CloudWatch

Amazon CloudWatch

  • Primary resource monitoring solution for AWS services

  • Collects and tracks metrics for your resources

  • Enables you to create alarms and send notifications based on conditions

  • Can trigger changes in capacity in a resource, based on rules that you set (e.g., Auto Scaling Amazon EC2 instances)

Amazon CloudWatch Components

1. Metrics

Metrics are data about the performance of your systems. Many AWS services provide free metrics for resources by default (such as Amazon EC2 instances, Amazon EBS volumes, and Amazon RDS DB instances).

You can also enable detailed monitoring for some resources, such as your Amazon EC2 instances, or publish your own application metrics.

Amazon CloudWatch can load all the metrics in your account (both AWS resource metrics and application metrics that you provide) for search, graphing, and alarms.

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2. Logs

CloudWatch Logs allows you to monitor, store, and access your log files from sources including Amazon EC2 instances, Route 53, CloudTrail, and other AWS services. For example, you could monitor logs from Amazon EC2 instances in real time. You could track the number of errors that have occurred in your application logs and send a notification if that rate exceeds a previously defined amount.

CloudWatch Logs specifically monitors your log data itself, so no code changes are required.

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3. Alarms

Use an alarm to automatically initiate actions on your behalf. An alarm watches a single metric over a specified time period and performs one or more specified actions, based on the value of the metric relative to a threshold over time. The action is a notification sent to an Amazon SNS topic or an Auto Scaling policy. You can also add alarms to dashboards.

Alarms invoke actions for sustained state changes only. CloudWatch alarms do not invoke actions simply because they are in a particular state. The state must have changed and been maintained for a specified number of periods.

With these examples, the triggering of the alarm would start some other action, such as executing an Auto Scaling policy, sending a notification (to an Ops team, for instance), etc. Actions can also be executed when an alarm is not triggered.

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4. Events

Amazon CloudWatch Events delivers a near real-time stream of system events that describe changes in AWS resources. AWS resources can generate events when their state changes. For example, Amazon EC2 generates an event when the state of an EC2 instance changes from pending to running, and Amazon EC2 Auto Scaling generates events when it launches or terminates instances.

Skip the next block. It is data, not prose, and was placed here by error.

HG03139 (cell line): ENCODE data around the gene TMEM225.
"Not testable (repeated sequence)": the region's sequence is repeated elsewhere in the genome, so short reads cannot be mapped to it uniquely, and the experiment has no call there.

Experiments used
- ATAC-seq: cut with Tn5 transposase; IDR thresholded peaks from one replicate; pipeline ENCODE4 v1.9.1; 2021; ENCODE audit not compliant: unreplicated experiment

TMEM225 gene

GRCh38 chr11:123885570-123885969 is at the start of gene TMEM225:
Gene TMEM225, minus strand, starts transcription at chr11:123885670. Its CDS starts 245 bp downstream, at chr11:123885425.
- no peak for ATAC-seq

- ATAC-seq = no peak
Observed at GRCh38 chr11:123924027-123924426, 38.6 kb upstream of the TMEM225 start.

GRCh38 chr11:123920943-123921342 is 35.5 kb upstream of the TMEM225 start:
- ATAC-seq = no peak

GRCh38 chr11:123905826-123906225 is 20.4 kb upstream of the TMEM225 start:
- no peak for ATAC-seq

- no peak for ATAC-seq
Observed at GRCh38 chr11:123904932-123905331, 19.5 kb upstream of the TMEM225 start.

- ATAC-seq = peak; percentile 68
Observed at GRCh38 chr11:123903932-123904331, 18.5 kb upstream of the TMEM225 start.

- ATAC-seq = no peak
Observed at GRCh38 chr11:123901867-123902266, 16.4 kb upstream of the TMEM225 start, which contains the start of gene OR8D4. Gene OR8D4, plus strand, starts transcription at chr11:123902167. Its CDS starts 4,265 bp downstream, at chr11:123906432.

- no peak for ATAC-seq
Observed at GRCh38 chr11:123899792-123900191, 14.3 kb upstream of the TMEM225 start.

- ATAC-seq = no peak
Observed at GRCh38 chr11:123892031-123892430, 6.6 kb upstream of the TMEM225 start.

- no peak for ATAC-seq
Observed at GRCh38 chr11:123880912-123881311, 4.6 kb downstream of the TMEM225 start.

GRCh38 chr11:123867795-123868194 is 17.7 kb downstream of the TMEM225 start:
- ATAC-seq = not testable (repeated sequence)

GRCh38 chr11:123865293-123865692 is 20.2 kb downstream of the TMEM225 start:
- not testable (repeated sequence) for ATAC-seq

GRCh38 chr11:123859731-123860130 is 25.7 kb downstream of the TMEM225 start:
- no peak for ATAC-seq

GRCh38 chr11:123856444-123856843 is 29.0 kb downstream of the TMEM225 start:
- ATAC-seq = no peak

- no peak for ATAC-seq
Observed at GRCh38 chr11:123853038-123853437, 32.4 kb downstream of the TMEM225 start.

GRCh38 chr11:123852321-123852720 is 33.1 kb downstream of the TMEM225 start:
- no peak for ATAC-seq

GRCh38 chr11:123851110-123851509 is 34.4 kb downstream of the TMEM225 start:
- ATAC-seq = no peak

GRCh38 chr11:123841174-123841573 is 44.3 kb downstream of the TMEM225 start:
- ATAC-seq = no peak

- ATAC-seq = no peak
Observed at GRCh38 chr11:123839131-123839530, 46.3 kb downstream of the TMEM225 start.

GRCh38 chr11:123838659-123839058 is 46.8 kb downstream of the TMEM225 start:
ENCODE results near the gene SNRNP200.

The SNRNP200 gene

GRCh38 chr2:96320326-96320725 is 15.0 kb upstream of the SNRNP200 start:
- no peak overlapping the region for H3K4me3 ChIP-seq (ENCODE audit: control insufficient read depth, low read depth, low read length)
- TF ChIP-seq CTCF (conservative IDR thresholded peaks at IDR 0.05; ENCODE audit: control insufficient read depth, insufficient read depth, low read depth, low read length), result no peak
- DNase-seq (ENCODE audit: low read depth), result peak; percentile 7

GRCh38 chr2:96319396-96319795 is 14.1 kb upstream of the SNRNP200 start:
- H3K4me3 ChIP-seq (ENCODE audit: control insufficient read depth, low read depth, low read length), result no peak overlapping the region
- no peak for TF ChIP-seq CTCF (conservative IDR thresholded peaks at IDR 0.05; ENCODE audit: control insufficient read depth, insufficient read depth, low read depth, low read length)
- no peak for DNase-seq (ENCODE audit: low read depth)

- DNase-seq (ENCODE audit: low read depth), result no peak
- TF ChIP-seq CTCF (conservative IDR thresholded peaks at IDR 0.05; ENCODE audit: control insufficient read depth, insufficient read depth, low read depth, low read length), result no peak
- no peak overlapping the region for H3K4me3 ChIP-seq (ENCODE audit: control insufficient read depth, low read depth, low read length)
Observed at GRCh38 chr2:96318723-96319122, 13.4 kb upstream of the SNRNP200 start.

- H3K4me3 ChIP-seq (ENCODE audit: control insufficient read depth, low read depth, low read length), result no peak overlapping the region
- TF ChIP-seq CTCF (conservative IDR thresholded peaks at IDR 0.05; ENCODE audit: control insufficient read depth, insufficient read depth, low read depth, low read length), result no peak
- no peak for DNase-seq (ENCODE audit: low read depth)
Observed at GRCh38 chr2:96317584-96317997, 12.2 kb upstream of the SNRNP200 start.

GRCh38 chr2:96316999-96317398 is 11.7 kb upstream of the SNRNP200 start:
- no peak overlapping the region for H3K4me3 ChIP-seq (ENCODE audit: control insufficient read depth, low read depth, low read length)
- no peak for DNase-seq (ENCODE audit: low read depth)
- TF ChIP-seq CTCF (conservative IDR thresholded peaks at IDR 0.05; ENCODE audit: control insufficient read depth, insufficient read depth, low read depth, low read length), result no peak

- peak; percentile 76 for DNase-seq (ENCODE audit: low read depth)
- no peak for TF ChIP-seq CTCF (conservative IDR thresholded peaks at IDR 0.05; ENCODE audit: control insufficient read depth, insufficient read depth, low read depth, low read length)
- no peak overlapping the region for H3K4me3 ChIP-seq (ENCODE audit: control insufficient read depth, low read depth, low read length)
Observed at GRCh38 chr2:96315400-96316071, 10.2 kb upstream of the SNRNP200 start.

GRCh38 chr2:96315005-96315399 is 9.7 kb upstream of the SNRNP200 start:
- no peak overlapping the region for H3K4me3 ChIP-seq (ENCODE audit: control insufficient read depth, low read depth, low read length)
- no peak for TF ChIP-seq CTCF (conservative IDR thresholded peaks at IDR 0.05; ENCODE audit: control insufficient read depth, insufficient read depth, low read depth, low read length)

Using simple rules that you can quickly set up, you can match events and route them to one or more target functions or streams.

CloudWatch Events becomes aware of operational changes as they occur. CloudWatch Events responds to these operational changes and takes corrective action as necessary by sending messages to respond to the environment, activating functions, making changes, and capturing state information.

You can also use CloudWatch Events to schedule automated actions that self-trigger at certain times using cron or rate expressions.

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5. Rules

A rule matches incoming events and routes them to targets for processing. A single rule can route to multiple targets, all of which are processed in parallel.

Rules are not processed in a particular order. This enables different parts of an organization to look for and process the events that are of interest to them. A rule can customize the JSON message sent to the target by passing only certain parts or by overwriting it with a constant.

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6. Targets

A target processes events. Targets can include Amazon EC2 instances, AWS Lambda functions, Kinesis data streams, Amazon ECS tasks, Step Functions state machines, Amazon SNS topics, Amazon SQS queues, and built-in targets. A target receives events in JSON format.

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